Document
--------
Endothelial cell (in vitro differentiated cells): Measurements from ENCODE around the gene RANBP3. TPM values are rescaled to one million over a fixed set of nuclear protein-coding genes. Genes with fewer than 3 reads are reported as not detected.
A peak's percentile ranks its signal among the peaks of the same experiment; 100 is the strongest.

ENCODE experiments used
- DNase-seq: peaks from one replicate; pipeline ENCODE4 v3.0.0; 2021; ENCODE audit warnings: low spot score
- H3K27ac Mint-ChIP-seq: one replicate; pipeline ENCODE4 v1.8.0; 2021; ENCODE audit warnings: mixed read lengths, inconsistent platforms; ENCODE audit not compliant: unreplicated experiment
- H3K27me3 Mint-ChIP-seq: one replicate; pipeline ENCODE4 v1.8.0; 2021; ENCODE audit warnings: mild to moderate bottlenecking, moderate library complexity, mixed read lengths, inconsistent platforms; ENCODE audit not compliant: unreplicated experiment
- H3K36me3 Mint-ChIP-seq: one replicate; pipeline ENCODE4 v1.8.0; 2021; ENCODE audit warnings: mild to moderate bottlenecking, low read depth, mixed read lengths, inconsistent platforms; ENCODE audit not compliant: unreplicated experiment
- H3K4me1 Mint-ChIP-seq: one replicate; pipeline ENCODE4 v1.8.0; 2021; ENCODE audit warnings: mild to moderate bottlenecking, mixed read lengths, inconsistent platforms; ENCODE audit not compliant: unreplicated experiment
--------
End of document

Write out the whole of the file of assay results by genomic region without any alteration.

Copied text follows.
Endothelial cell (in vitro differentiated cells): Measurements from ENCODE around the gene RANBP3. TPM values are rescaled to one million over a fixed set of nuclear protein-coding genes. Genes with fewer than 3 reads are reported as not detected.
A peak's percentile ranks its signal among the peaks of the same experiment; 100 is the strongest.

ENCODE experiments used
- DNase-seq: peaks from one replicate; pipeline ENCODE4 v3.0.0; 2021; ENCODE audit warnings: low spot score
- H3K27ac Mint-ChIP-seq: one replicate; pipeline ENCODE4 v1.8.0; 2021; ENCODE audit warnings: mixed read lengths, inconsistent platforms; ENCODE audit not compliant: unreplicated experiment
- H3K27me3 Mint-ChIP-seq: one replicate; pipeline ENCODE4 v1.8.0; 2021; ENCODE audit warnings: mild to moderate bottlenecking, moderate library complexity, mixed read lengths, inconsistent platforms; ENCODE audit not compliant: unreplicated experiment
- H3K36me3 Mint-ChIP-seq: one replicate; pipeline ENCODE4 v1.8.0; 2021; ENCODE audit warnings: mild to moderate bottlenecking, low read depth, mixed read lengths, inconsistent platforms; ENCODE audit not compliant: unreplicated experiment
- H3K4me1 Mint-ChIP-seq: one replicate; pipeline ENCODE4 v1.8.0; 2021; ENCODE audit warnings: mild to moderate bottlenecking, mixed read lengths, inconsistent platforms; ENCODE audit not compliant: unreplicated experiment